Despite being stuffed into a hot room with a thousand looms, not enough space, not enough Pepsi, too much noise from the fans, and too much La Cocina, we had a great time--at least I did!
Despite the exact colors you needed not being among the stash of yarn I brought (this is always the case no matter what), you made some beautiful things.

As always there wasn't enough time to practice design and weave a piece. Tapestry is such a slow practice that finishing anything in a workshop is a challenge. Next time this class will be three weeks long (just kidding--maybe one week). And despite my best intentions, I failed at forcing you to spend more time designing than weaving. I guess we all want to weave more than anything.

A special thank you to Mary Cost for allowing us to view and discuss her work.

And finally thanks to Leslie for being my pace car from Ojo Caliente to Antonito on the way home Sunday. You probably didn't know I was behind you, but it helps me drive better when I'm working out problems in my head to have someone driving a constant pace in front of me. I had some new tapestries to design and sometimes that happens while I'm driving.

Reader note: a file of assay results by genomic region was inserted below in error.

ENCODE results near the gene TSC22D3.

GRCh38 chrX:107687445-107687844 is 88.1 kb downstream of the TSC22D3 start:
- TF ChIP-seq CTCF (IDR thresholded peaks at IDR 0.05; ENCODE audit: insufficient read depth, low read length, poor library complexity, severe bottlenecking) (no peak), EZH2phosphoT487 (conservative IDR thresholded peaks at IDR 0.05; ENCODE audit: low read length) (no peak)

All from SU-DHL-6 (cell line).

And in case you didn't get enough suggestions of what to use for design, here is a symbol the Colorado contingent saw on their way home: Mt. Blanca. She is one of the four corners of the Navajo world, White Shell Mountain, the eastern boundary of Dinetah. I particularly respect this mountain from a climber's perspective. I used to live at the base near the "town" of Blanca at 8200 feet elevation. To climb to her summit at 14,345 feet is no walk in the park and people die on her just about every year (jeeps roll, they get lost, they get caught in avalanches, they fall down the scree slopes, they try to make it to Little Bear Peak despite lacking climbing skills... things happen.)

And don't forget to find your creative space... (I just hope it isn't as hot as this one was!)

Happy Weaving,